Trump and Saudi king rely on 30-something son, son-in-law

Saudi Arabia's Deputy Crown Prince Mohammed bin Salman was elevated to crown prince on Wednesday, replacing his cousin in a sudden announcement that confirms King Salman's 31-year-old son as next ruler of the world's leading oil exporter.

It said Crown Prince Mohammed bin Nayef, a counter-terrorism chief admired in Washington for putting down an al-Qaida campaign of bombings in 2003-06, was relieved of all positions.

Although Mohammed bin Salman's promotion to crown prince had always been expected among those who follow the royal family closely, the timing was a surprise, and puts the kingdom's future in relatively untested hands.

A handout photo made available by the Saudi press Agency shows Saudi Crown Prince Mohammed bin Salman sitting as royal family members and other officials pledge allegiance to him, at the Royal Palace in Mecca.

Its leadership was critical of comments by Prince Mohammed last month that the "battle" should be taken into Iran, with Supreme Leader Ayatollah Ali Khamenei labelling the Saudi leaders then as "idiots".

Mohammed bin Salman, 31, was also appointed as Deputy Prime Minister and will continue to hold his post of Defence Minister, according a royal decree cited by the state media.

'That kind of clarity lowers the risk.

On Wednesday, Prince Nayef was also removed from his role as head of domestic security. "There's no question who's going to be in charge".

Following the crisis, Iranian officials had accused the US of setting the scene for the escalating Gulf diplomatic crisis during President Donald Trump's recent trip to the Saudi Arabia.

The White House said President Trump congratulated the new crown prince in a phone call Wednesday and "discussed the priority of cutting off all support for terrorists".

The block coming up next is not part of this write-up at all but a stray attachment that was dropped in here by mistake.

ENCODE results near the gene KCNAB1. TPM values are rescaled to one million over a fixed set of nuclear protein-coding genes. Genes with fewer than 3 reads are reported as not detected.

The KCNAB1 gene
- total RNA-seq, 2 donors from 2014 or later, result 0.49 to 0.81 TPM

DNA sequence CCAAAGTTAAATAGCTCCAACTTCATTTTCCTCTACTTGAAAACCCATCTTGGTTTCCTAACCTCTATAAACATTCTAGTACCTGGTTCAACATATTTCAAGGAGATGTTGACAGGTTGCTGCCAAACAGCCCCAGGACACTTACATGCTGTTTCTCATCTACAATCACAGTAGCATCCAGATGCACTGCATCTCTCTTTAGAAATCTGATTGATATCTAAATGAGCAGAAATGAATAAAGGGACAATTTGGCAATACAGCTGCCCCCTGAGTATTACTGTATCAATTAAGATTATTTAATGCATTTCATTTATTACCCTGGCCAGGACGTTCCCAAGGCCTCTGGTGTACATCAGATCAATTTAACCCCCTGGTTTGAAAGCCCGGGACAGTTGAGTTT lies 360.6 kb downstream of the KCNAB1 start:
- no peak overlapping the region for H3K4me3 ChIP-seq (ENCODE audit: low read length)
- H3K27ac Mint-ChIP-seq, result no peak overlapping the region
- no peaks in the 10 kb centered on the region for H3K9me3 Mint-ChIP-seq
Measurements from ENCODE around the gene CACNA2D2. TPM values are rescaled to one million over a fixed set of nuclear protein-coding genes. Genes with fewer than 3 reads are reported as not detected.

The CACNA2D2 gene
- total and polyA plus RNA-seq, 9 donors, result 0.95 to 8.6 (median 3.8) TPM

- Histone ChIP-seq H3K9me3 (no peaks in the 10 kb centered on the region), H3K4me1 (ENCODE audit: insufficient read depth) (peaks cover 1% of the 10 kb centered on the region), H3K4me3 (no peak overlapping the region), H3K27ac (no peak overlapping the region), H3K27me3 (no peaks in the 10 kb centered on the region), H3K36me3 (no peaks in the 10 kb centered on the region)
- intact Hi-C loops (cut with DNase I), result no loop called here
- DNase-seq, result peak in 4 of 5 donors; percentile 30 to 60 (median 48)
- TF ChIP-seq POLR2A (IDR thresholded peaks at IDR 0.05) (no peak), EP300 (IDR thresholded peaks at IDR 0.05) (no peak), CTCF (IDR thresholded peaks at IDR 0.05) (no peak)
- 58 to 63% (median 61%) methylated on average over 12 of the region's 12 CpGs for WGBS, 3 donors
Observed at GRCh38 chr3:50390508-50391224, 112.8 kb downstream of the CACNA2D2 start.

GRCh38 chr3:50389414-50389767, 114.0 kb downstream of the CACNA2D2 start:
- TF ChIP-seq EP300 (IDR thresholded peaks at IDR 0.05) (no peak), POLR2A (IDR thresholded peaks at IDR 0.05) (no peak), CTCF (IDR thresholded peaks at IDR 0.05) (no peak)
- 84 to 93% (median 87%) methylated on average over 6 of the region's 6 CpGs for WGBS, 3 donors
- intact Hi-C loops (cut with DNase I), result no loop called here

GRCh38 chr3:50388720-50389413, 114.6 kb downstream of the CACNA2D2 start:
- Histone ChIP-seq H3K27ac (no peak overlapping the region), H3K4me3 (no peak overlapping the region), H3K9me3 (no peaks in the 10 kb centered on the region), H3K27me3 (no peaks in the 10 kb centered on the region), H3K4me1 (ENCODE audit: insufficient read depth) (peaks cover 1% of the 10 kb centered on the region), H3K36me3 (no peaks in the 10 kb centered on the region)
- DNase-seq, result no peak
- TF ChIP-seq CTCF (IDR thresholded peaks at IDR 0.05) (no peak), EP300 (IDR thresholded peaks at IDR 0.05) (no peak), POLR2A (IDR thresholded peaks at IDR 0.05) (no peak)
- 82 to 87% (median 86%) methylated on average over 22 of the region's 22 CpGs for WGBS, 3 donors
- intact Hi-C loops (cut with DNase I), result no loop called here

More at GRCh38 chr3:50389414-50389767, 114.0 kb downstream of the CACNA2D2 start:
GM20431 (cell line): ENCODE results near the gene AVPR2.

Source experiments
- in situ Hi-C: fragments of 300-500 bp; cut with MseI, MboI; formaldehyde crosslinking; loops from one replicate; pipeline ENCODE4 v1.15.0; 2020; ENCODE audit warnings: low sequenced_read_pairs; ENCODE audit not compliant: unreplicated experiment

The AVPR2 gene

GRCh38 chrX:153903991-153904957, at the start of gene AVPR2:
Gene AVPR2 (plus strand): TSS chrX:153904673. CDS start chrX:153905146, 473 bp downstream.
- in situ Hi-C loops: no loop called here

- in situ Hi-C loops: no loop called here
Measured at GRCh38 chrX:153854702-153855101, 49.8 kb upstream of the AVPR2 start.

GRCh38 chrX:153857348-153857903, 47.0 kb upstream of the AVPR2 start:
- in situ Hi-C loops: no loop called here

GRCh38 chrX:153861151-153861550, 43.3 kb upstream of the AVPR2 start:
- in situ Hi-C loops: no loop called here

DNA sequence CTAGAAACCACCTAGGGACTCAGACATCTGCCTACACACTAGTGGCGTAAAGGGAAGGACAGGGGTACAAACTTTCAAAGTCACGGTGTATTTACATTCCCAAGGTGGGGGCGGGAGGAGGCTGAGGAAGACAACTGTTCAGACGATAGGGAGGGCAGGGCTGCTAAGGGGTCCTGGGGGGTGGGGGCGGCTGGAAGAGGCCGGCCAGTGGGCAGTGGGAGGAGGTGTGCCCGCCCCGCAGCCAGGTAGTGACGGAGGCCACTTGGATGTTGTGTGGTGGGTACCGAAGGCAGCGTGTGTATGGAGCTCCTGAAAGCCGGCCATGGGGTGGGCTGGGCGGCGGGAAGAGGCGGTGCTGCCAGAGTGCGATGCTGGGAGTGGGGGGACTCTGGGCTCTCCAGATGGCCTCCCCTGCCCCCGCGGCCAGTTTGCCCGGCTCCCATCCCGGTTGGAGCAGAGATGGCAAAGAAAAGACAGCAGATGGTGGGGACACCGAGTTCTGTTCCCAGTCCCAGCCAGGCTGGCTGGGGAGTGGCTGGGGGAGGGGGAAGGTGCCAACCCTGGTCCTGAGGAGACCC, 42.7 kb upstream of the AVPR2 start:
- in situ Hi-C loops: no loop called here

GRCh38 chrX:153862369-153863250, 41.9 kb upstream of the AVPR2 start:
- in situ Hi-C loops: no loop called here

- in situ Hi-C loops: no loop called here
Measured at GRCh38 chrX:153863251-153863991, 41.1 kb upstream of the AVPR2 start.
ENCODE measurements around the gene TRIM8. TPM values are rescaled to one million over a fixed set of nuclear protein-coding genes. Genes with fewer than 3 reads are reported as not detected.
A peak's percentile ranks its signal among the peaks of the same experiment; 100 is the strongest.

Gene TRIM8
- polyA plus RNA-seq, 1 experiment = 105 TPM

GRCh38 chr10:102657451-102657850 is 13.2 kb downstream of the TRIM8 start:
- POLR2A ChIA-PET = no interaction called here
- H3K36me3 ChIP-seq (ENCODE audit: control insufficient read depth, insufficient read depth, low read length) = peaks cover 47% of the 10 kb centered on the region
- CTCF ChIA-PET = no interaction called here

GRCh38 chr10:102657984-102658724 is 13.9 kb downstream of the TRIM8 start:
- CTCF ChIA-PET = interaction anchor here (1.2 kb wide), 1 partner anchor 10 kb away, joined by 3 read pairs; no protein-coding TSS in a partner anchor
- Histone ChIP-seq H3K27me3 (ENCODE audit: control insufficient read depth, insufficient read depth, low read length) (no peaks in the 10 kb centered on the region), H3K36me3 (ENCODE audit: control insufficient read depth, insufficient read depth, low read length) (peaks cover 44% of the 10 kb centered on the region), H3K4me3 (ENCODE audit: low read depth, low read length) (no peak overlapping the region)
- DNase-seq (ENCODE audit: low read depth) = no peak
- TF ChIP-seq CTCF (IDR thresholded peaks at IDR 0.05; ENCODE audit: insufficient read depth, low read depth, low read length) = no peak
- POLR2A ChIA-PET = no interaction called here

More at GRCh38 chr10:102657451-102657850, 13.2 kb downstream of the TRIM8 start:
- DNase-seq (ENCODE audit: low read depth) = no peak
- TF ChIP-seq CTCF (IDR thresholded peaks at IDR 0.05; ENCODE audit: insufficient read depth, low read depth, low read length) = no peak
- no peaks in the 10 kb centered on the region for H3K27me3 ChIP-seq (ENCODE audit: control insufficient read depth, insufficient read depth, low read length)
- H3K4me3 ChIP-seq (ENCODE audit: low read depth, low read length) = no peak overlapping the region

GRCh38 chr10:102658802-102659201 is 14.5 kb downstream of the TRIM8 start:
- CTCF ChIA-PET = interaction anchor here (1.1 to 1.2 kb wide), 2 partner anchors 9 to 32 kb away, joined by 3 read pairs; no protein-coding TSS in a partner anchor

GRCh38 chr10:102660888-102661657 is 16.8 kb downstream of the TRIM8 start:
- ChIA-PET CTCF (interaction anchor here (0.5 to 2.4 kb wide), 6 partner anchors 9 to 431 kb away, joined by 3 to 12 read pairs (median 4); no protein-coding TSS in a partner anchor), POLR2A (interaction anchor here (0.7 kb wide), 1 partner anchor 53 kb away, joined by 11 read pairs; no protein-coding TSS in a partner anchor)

Financial analysts said the change gave further assurance that key parts of radical reforms to diversify the Saudi economy beyond oil would continue.

Unsafe regional conflicts are also a challenge, as Saudi Arabia and Iran compete for dominance in countries like Yemen, Saudi's southern neighbor, which has been devastated by a Saudi-led air campaign to quell an uprising that the Saudis say is backed by Iran.

The King also emphasized Morocco and Saudi Arabia's honest brotherhood and the distinguished relations based on fruitful cooperation and effective solidarity, noting Morocco's keenness to further strengthen their ties in various fields. In spite of this, six kings since the death of the first Saudi monarch in 1953 have been his sons, including the current King Salman.

The crown prince aims to privatise the economy, making it less reliant on oil, as it's the second largest producer of oil. Lacroix said that among the thousands-strong royal family there does not seem to be much opposition to Mohammed bin Salman's appointment, which has concentrated power in one man.

  • Leroy Wright